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Loss-of-Value Insurance FAQs

What is loss-of-value coverage?

Loss of value (LOV) coverage is insurance that protects a student-athlete’s future contract value from decreasing below a predetermined amount due to a significant injury or illness suffered during the policy’s designated coverage period. It is typically purchased for the year leading up to the athlete’s draft eligibility. It requires medical underwriting and may include exclusions for specific pre-existing injuries or illnesses.

How does loss-of-value coverage work?

Insurance underwriters will first determine an athlete’s eligibility based on their projected draft position. If they are projected to be selected early in the draft, underwriters could offer a coverage limit that typically falls between $1 million and $10 million, based on the projected draft position. The insurance underwriters will then set a loss-of-value threshold which is the specific draft selection, and therefore a specific contract value, in which the athlete must fall below in the draft and sign for in order to trigger LOV policy benefits. There is no set standard for LOV policy thresholds as insurers establish this amount based on their unique underwriting evaluation and overall company risk tolerance. LOV policy thresholds can range from an amount below the contract value of the last pick in the draft, to upwards of 60% of the athlete’s projected rookie contract. In rare cases, the threshold could exceed 60%. If the professional contract an athlete signs falls below that threshold as a direct result of an injury or illness suffered during the coverage period, and successfully satisfies all the policy requirements, the insurance would pay the difference between the actual contract’s value and the policy’s predetermined threshold value.

Why doesn’t the NCAA offer loss-of-value coverage?

The NCAA provides permanent total disability (PTD) coverage through the NCAA Exceptional Student-Athlete Disability Insurance (ESDI) Program which protects athletes who suffer an injury or illness that prevents them from ever competing as a professional athlete. The NCAA does not offer LOV insurance at this time because the coverage has not been shown to consistently benefit student-athletes who file a claim. Because of the complexity of LOV policy wording and the subjective nature of underwriting and accurately projecting draft positions, LOV claims are often times litigated and the market is consistently changing.

Who should purchase loss-of-value coverage?

If an athlete chooses to purchase LOV coverage, the NCAA recommends they only do so if they are projected to be selected among the top 10 picks in their respective draft. Athletes projected to be selected outside of that range may have challenges proving the cause of their loss in earnings if they file a claim.

How can coverage be paid for?

Subject to conference policies and procedures, schools may permit student-athletes to use the NCAA Student Assistance Fund to purchase either PTD or LOV policies. Student-athletes may also take out loans against their future earnings to pay these premiums. Please note that premiums paid using Student Assistance Funds may be considered a taxable benefit to student-athletes and may affect their eligibility for financial aid. In addition, it is recommended that a tax professional is consulted to determine any tax implications for a student-athlete on claim payment of PTD or LOV policy benefits if the coverage premium was paid using Student Assistance Funds.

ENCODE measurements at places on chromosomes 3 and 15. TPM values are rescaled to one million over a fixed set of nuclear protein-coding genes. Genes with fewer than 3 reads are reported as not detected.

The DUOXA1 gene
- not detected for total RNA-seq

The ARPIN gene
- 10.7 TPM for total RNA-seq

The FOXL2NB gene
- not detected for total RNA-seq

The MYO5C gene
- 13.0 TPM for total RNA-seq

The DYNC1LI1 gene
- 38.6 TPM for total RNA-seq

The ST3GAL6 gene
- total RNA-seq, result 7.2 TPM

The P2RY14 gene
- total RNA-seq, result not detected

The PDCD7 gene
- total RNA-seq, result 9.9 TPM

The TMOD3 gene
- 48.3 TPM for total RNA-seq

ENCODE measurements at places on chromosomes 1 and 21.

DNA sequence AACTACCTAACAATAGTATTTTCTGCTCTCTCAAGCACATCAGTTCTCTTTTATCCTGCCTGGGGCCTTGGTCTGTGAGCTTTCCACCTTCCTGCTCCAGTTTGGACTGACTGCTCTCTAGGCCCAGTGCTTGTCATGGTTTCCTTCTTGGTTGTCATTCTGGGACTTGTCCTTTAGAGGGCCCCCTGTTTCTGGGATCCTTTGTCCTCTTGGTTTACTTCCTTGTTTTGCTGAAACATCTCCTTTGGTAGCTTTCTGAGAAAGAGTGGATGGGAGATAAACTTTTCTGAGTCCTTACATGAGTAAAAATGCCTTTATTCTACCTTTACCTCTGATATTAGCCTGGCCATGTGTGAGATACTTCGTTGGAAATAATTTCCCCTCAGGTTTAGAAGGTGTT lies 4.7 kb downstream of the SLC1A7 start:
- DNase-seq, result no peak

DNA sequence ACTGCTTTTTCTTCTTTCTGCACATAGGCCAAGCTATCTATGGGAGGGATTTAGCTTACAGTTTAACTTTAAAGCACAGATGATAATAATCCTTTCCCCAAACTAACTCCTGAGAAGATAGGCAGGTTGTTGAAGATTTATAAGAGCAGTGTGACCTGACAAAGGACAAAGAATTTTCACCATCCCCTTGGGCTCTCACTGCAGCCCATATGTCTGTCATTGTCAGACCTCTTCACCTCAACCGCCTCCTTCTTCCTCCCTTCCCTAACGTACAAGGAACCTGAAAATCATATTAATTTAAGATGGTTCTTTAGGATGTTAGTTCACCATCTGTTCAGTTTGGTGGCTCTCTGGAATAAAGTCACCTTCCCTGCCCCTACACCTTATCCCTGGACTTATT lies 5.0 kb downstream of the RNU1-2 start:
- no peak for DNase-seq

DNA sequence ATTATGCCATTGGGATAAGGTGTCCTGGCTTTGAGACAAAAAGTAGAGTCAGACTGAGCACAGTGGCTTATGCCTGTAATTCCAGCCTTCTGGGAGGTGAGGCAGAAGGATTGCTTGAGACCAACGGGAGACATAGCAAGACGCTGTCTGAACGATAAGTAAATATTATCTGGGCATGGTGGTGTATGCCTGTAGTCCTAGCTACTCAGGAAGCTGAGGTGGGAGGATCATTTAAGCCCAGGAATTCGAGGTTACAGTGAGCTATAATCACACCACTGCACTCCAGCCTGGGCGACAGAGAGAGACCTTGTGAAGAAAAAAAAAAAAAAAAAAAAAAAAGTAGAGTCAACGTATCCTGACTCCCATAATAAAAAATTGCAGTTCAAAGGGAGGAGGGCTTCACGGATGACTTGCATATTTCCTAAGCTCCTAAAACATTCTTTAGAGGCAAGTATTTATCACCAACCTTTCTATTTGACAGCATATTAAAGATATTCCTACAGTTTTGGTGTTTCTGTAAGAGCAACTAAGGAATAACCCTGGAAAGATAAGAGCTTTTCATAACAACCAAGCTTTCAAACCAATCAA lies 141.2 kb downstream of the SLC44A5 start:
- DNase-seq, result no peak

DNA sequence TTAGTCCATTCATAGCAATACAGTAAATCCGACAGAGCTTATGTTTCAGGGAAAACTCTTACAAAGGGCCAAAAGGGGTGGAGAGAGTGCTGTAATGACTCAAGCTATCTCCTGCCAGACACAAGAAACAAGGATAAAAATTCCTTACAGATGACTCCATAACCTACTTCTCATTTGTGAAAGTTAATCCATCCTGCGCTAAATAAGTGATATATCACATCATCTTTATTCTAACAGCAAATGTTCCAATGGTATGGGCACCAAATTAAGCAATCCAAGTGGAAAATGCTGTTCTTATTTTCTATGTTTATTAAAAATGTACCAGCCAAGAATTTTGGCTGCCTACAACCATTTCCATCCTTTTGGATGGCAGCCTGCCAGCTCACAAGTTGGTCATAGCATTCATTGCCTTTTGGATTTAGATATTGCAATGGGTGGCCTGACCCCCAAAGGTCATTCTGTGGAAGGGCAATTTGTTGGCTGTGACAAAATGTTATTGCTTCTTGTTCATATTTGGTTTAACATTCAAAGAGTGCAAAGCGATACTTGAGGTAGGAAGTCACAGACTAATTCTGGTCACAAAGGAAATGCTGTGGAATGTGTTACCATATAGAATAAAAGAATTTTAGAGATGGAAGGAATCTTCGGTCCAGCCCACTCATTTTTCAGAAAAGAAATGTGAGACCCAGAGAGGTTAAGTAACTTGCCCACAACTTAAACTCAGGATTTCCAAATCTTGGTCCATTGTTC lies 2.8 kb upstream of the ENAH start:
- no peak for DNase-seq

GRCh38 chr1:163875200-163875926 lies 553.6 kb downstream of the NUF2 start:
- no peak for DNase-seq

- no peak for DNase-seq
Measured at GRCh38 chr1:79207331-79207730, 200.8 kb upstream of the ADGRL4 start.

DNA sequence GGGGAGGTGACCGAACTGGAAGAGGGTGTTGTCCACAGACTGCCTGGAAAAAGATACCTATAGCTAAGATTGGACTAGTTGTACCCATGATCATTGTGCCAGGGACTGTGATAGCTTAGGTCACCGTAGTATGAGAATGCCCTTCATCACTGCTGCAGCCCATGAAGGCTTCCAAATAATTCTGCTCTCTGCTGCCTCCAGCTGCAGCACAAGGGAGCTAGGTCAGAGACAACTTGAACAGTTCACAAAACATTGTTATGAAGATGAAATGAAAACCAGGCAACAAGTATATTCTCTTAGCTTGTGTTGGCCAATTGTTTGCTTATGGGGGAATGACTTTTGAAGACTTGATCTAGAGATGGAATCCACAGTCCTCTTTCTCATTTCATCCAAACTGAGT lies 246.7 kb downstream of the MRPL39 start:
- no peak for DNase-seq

What factors can affect a payout?

It’s important to understand that simply suffering an injury or illness and then being selected with a later draft pick than anticipated does not guarantee a claim will be paid. Proving an injury or illness was the sole and direct reason for the decrease in value can be difficult, and many factors can be used to void a claim. In fact, policies include standard exclusions for pre-existing injuries or illnesses, osteoarthritis or degenerative conditions, drug and alcohol use, criminal acts and mental, nervous or psychological disorders. But other factors that can adversely affect a claim include: off-field issues; poor performance during the season; poor performance at pre-draft events; a rise in the draft value of other athletes due to superior performances; changes in professional teams’ needs. 

What should I consider if I purchase loss-of-value coverage?

There are several effective practices you can follow when considering LOV coverage. First, be sure you know what coverage you are buying and get multiple quotes from multiple brokers/insurance agents and insurers. Make sure you understand the terms and conditions of the policy before making a purchase, and don’t be afraid to ask a lot of questions. Ask if some of the exclusions can be removed, or if the definitions can be reworded. Watch for exclusions that pertain to previous medical treatments or recommendations, or those that omit coverage for cumulative injuries, osteoarthritis or other degenerative processes of the bones, tendons or ligaments. Also, be as thorough as possible on the application – it’s best to err on the side of being over-inclusive when disclosing a medical history. Third-party consultative services from an independent and unbiased perspective may be necessary to navigate the complexity of loss-of-value proposals, forms, and application processes.